Since the dawn of time, Aboriginal groups across Australia have been governed by a succession of elders who used personal experience in life and knowledge that had been handed down to him from generations before to make life pleasant for the others in the group. Each in turn became respected for the wisdom that would fall from him to the next. The following is a legend from the Djauan people who lived in Central Australia about an elder who was especially loved by his people.

One group, quite large and widespread, had an elder who had done more than any other to help them.
He had taught them--
good hunting techniques...
to share their food and help each other in every way possible...
to be peaceful and the ways to avoid warfare in times of dispute...
not to complain and allow difficult times to cause depression.

He taught them to not take for granted the good in life and the riches in nature but to appreciate the warm sun and the rain, the plants and animals they had for food as well as those they saw around them--to notice their beauty and wonder.

It was his belief and teaching that if people would think deeply, work hard and help each other, whatever troubles present would soon pass.

The good people of his group, believing in his wisdom, followed his advise in all that they did. They prospered and were happy.

As their beloved elder realized his life was coming to a close, he made the decision to travel to every campsite of his people. He wanted, once more, to remind them of all that he had taught them. He left each group with a goodnight song which would be remembered always and handed on through the generations. He sang in the language of the Djauan people but this is the best translation of what the song meant:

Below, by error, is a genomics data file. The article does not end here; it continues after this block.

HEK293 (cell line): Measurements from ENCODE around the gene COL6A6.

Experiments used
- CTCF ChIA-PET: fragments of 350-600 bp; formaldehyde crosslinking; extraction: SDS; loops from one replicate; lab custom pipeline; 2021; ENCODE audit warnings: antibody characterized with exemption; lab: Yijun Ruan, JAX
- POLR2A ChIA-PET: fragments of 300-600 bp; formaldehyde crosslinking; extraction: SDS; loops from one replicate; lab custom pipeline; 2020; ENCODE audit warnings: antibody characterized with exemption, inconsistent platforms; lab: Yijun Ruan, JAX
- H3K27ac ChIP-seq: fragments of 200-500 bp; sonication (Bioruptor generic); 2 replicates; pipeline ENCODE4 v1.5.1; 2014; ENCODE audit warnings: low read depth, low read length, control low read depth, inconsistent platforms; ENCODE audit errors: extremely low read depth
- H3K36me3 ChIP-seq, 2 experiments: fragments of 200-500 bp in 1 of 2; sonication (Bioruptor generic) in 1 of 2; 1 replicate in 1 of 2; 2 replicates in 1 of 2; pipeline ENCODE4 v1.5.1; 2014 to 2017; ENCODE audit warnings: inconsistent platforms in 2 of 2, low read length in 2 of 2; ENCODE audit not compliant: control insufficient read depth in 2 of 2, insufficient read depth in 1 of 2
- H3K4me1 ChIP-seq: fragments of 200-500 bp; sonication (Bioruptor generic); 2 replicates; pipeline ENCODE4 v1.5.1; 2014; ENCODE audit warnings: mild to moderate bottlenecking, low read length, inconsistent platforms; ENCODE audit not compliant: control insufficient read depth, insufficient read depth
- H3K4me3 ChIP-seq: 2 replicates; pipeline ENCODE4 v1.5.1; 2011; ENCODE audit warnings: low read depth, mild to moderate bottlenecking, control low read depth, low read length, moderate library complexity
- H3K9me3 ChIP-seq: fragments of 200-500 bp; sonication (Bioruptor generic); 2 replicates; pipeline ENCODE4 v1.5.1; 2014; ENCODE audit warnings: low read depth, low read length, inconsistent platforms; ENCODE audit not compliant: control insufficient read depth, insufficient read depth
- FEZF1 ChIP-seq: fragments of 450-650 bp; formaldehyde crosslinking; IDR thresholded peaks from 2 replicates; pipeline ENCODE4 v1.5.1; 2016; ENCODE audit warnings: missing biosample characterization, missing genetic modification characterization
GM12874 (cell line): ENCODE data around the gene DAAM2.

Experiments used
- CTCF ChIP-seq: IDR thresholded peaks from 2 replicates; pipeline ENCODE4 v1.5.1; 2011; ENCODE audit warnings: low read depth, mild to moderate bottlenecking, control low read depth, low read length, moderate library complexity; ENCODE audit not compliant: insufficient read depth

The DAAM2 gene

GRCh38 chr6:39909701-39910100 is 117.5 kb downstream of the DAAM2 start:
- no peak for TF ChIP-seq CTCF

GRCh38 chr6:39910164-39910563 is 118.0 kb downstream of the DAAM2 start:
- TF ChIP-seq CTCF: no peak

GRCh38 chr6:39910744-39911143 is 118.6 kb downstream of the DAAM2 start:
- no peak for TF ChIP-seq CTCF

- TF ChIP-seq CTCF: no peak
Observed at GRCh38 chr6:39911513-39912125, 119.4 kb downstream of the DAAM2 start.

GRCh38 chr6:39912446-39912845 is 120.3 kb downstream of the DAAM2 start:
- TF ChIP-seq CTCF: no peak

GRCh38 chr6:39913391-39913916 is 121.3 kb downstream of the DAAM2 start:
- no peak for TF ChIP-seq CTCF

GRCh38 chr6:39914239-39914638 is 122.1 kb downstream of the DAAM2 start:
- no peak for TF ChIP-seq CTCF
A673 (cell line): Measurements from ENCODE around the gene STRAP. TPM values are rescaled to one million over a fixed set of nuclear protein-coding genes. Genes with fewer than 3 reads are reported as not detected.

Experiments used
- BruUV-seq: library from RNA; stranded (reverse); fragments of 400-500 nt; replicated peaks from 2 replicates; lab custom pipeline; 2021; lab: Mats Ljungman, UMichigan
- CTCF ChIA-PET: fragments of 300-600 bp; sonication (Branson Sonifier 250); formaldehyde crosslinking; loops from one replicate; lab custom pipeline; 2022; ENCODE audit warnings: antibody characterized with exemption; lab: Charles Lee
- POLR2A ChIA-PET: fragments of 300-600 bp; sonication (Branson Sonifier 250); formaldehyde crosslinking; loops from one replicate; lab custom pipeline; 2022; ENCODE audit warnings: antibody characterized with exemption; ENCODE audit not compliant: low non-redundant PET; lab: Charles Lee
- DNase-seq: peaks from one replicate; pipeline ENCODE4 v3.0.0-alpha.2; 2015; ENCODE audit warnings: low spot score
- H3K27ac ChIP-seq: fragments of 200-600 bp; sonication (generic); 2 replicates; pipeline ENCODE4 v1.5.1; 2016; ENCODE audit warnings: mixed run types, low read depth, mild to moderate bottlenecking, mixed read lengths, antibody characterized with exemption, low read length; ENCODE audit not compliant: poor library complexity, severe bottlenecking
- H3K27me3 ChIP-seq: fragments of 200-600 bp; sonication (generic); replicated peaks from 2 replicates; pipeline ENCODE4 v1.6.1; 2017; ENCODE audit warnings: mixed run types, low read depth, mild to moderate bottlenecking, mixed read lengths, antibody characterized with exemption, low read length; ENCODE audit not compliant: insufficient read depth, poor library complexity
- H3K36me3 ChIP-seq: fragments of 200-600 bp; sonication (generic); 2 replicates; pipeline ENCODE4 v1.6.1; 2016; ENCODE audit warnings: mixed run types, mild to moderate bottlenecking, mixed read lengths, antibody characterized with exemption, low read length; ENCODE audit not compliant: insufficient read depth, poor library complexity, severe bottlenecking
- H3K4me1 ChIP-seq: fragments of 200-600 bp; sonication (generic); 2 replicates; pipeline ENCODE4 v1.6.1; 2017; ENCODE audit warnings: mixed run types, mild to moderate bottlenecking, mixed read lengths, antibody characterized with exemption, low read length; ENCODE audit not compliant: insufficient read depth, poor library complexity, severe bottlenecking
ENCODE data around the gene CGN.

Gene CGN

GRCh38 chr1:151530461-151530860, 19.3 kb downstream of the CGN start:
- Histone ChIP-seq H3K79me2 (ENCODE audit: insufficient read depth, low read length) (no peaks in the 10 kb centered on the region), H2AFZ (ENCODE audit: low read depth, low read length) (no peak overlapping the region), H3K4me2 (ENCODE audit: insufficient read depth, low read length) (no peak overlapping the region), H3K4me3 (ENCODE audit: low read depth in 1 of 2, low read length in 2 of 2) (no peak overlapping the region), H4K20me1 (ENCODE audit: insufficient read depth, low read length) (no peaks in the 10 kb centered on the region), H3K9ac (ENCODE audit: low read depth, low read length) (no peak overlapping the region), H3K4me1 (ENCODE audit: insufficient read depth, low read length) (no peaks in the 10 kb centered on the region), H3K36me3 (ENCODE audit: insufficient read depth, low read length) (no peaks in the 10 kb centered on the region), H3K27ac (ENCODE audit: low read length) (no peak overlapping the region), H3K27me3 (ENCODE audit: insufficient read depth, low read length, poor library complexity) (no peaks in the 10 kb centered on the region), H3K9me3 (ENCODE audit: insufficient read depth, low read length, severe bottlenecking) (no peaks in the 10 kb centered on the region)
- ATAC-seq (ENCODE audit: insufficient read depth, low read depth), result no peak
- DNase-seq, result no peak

While I lived on earth, I had very special people around me.
There were always animals, birds, and water creatures in abundance.
I felt that the sun and the moon and the stars were mine.
While I lived on earth I had everything I ever needed.
I will be going away from this world soon, very soon.
I will be leaving you forever, leaving this land that I love.
You will not see me again.
You will not see me again but I will be watching over you always.
I will be watching over you all forever.

The people at each campsite listened in to this song in silence, imagining sadly a life without their wise and greatly loved leader.

Soon after visiting the last of all the campsites, the man quietly died.

The Djauan were deeply saddened but knew that they must have a leader. They soon chose the right man--old enough for wisdom but young enough to lead them for many years. They knew, though, that their past leader would never--could never--be forgotten.

Time passed and after a while, the people began to believe that the hazy part of the sky, known today as the Milky Way, was the smoke from his sky world camp fire.

"There he is," they would say, "up there in the sky watching over us just as he promised in his song."
And--they were happy knowing that he was there, in the sky world, guiding and guarding his people throughout their days.

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